I would like to perfom such feats as cycling through previous commands, editing commands in place, etc. My expectation would be a readline-like interface, but this appears to not be the default.

  • $\begingroup$ Just curious: Why would you use the command line? Even for remote kernels, working with a frontend would be possible. $\endgroup$ Commented Sep 27, 2012 at 19:48
  • $\begingroup$ @SjoerdC.deVries sometimes configuring remote access can be painful, especially over ssh. $\endgroup$
    – rcollyer
    Commented Sep 27, 2012 at 19:49
  • 1
    $\begingroup$ you could also just use emacs as a frontend for mathematica (there are modes for that) $\endgroup$
    – acl
    Commented Sep 27, 2012 at 22:04
  • $\begingroup$ @acl there are modes for everything in emacs. $\endgroup$
    – rcollyer
    Commented Sep 28, 2012 at 1:30

2 Answers 2


If you want readline-like behavior you can of course use a readline wrapper. This works on all operating systems. On Ubuntu Linux (and other distributions I'm sure too) it can be installed easily through the package management. On Max OSX this can be installed using for instance MacPorts and I'm sure, there is an easy option on Windows too. Anyway, on all systems you can compile it yourselft. The usage is then

rlwrap math 

on Linux or

rlwrap /Applications/Mathematica.app/Contents/MacOS/MathKernel 

on Mac OSX. Try it and be surprised ;-)

  • 3
    $\begingroup$ Very cool! I didn't know about rlwrap (and I had the same experience as the OP when I tried the CLI out of curiosity). $\endgroup$
    – rm -rf
    Commented Sep 27, 2012 at 20:40
  • 3
    $\begingroup$ @rm-rf sometimes I wonder whether it's because the most guys at Wolfram are Windows-guy. They really just give a <insert very rude word of your choice here> about the command line. $\endgroup$
    – halirutan
    Commented Sep 27, 2012 at 20:44
  • $\begingroup$ I used to use the kernel interface extensively, and for a while there, I got quite good at it. Of course, the notebook interface didn't exist when I started using mma, but that dates me a little to well, I think. $\endgroup$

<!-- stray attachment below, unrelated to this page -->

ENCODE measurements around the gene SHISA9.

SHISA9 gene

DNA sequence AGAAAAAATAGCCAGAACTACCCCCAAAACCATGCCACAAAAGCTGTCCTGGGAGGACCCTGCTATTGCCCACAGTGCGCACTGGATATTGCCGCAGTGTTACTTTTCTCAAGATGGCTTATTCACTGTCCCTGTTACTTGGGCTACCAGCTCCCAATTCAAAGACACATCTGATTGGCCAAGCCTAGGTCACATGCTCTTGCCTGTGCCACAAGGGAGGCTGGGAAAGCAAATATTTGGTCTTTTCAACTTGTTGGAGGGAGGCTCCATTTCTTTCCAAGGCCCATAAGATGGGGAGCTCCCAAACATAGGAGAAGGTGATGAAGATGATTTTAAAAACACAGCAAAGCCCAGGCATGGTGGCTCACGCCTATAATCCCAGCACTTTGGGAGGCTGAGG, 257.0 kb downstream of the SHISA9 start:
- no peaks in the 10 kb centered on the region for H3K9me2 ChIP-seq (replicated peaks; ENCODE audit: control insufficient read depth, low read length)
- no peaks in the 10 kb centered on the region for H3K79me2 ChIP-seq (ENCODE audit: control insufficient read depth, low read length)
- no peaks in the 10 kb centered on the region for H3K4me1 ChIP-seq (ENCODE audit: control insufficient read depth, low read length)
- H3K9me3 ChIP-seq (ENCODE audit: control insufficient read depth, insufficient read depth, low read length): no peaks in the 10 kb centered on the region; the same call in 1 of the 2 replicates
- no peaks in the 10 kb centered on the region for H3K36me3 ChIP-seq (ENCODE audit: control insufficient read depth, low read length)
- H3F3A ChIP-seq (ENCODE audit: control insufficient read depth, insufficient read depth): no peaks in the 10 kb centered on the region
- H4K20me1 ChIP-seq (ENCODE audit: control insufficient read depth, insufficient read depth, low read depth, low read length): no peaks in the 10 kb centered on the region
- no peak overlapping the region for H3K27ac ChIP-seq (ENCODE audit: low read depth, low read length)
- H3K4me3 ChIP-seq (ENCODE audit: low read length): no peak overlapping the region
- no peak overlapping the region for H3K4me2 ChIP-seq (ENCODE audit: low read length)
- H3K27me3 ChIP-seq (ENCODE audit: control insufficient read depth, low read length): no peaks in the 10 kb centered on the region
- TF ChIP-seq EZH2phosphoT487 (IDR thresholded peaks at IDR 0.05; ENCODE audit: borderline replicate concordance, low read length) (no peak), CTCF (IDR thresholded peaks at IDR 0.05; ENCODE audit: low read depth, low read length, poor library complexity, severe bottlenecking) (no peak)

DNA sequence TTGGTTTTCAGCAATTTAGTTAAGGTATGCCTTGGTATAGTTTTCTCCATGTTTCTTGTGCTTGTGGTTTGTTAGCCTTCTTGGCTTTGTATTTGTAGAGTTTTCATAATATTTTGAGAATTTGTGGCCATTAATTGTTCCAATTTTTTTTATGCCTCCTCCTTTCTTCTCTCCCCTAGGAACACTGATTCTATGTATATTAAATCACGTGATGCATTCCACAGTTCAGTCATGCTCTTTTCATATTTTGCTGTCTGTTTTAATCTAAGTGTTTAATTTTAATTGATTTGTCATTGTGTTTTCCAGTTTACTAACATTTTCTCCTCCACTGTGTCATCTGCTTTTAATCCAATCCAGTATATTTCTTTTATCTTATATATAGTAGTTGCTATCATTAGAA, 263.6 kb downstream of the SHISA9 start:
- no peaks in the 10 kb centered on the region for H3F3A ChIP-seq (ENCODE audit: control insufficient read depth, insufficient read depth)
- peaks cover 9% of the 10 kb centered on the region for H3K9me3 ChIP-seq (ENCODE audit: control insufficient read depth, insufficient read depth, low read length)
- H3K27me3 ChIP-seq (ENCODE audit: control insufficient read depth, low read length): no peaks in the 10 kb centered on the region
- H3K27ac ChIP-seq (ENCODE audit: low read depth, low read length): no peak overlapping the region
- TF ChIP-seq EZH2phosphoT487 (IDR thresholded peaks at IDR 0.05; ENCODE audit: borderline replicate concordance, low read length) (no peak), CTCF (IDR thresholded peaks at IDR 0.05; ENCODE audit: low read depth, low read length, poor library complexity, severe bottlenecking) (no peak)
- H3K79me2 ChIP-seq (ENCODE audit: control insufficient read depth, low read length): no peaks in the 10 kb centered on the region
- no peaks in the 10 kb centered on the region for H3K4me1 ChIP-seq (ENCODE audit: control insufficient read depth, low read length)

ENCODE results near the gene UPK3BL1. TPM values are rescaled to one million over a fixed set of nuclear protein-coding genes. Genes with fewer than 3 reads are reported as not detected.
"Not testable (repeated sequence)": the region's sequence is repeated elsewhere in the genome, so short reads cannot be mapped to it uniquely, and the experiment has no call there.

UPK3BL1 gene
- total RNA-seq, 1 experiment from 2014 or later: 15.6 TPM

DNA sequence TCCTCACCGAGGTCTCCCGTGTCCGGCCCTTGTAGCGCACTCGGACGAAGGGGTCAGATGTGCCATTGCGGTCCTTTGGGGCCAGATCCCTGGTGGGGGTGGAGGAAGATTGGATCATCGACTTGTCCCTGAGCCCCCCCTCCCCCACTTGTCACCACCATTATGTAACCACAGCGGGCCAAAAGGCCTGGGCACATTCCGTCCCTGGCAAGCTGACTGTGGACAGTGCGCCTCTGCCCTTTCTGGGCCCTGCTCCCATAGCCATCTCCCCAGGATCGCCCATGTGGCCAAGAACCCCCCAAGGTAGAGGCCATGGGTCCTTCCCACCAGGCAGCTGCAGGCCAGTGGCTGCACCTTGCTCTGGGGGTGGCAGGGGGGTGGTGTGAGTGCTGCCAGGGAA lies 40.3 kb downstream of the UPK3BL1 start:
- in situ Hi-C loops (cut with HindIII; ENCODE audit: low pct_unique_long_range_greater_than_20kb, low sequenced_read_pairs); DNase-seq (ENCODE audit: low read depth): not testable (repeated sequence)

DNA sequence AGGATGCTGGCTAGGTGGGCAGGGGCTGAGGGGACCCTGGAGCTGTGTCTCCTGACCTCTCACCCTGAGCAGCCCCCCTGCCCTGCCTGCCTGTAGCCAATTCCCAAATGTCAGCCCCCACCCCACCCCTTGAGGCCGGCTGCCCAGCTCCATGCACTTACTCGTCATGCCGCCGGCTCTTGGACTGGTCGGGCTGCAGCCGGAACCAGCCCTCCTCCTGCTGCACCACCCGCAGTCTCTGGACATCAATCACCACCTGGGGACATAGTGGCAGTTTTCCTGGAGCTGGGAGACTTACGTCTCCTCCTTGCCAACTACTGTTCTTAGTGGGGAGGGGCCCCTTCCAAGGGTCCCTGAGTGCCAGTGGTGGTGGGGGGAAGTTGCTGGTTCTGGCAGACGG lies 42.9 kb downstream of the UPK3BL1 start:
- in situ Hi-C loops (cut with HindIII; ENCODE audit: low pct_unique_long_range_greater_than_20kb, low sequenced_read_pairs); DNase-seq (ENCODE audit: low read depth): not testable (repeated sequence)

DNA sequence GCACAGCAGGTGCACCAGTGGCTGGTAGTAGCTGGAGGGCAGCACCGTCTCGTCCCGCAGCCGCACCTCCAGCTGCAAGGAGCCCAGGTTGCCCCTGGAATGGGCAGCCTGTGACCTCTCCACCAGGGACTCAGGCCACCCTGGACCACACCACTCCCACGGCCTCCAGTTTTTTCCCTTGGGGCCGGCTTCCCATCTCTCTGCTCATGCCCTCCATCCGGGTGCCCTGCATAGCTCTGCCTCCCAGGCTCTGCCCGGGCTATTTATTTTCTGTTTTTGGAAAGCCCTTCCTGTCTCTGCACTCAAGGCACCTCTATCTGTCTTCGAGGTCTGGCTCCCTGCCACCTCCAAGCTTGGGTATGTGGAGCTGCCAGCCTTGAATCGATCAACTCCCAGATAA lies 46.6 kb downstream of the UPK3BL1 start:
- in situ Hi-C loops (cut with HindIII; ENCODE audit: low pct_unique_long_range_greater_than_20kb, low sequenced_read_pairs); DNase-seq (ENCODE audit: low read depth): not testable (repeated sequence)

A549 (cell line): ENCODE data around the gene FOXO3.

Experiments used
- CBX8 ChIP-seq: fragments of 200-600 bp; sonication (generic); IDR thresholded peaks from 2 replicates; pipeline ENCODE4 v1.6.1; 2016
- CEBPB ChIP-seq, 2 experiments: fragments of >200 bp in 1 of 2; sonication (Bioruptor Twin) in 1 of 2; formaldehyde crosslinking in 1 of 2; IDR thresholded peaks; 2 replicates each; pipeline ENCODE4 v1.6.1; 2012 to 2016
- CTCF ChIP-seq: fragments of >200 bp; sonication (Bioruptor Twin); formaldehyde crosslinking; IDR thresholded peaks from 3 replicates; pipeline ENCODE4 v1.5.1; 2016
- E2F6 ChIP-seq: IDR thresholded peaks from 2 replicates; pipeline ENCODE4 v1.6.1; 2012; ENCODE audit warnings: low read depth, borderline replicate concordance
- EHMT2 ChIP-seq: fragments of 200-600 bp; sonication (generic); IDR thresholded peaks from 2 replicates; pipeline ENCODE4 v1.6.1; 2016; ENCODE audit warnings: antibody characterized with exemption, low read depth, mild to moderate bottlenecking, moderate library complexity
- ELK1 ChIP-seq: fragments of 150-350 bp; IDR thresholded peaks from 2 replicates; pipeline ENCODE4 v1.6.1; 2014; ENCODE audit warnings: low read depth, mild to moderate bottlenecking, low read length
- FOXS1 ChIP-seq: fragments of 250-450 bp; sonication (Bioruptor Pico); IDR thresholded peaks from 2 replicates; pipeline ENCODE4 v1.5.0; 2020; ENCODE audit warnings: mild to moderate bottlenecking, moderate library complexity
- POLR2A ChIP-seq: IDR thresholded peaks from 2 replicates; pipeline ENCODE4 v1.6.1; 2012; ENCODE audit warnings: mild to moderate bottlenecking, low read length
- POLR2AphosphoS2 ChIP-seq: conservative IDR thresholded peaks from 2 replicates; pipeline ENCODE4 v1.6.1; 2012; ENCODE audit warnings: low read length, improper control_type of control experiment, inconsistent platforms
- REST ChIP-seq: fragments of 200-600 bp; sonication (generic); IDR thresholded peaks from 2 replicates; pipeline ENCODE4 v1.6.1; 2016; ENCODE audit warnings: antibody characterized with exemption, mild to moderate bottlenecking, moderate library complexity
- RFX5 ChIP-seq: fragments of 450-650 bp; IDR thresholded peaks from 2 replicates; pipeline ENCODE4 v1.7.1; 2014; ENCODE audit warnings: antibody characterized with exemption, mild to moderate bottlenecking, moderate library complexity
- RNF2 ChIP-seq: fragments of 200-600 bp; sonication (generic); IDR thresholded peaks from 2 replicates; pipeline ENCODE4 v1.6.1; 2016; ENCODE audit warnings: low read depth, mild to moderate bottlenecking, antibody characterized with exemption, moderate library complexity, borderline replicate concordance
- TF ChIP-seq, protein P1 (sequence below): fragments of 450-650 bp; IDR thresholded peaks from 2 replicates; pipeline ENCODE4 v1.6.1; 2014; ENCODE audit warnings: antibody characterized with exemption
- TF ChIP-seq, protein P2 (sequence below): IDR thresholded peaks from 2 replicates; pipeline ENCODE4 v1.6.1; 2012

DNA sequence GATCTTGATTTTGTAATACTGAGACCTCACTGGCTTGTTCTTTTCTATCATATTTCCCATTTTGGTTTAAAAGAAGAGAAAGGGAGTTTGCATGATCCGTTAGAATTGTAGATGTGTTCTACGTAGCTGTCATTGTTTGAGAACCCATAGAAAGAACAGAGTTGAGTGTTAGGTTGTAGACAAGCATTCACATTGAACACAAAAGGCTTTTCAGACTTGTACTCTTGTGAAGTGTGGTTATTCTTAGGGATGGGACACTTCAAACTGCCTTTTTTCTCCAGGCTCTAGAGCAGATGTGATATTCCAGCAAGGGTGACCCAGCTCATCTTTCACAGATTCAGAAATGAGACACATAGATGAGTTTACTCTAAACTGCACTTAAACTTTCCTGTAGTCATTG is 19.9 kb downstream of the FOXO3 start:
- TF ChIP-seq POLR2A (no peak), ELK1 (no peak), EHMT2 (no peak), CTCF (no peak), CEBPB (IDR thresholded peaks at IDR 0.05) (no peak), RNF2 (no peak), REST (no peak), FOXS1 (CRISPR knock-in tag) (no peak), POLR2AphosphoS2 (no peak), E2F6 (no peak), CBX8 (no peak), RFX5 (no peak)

– rcollyer
    Commented Sep 28, 2012 at 1:34
  • $\begingroup$ @halirutan I'd assume that this is because most people use the notebook interface for daily work. Then the command line interface doesn't get much love. $\endgroup$
    – Renan
    Commented Sep 28, 2012 at 1:40
  • $\begingroup$ @halirutan: Thanks, I was able to build this from source and use it. $\endgroup$
    – intermath
    Commented Sep 28, 2012 at 16:33

If you're on Windows: which command line interface are you talking about?

The "math.exe" program is a console mode (i.e. "DOS prompt") interface to the Mathematica kernel. If you use that, you have access to the standard Windows console command-line editing; it is automatically provided by the OS to all console mode programs. You can use the arrow keys to move around in previous commands, and you can edit, insert, and delete, copy, cut and paste using the traditional DOS-style editing and function keys.

The "MathKernel.exe" program -- which is what appears as "Wolfram Mathematica 8 Kernel" in your Start Menu -- is a very simple GUI windowed interface without any line editing or other special features.

I usually use the Mathematica kernel by running "math.exe" inside a console, which I have set to be as tall as the screen and with a very large scrollback buffer (set using the console's "Properties" menu).

A LATER UPDATE: In Mathematica 9, the "math.exe" program uses a new and different keyboard editing system that it did before, one based on GNU readline. But you can get rid of that and go back to standard Windows console command-line editing by removing or renaming the file term.dll in $TopDirectory\SystemFiles\Kernel\Binaries\Windows (32 bit) or Windows-x86-64 (64 bit).

AN EVEN LATER UPDATE: term.dll is now in $TopDirectory\SystemFiles\Libraries\Windows or ...\Windows-x86-64


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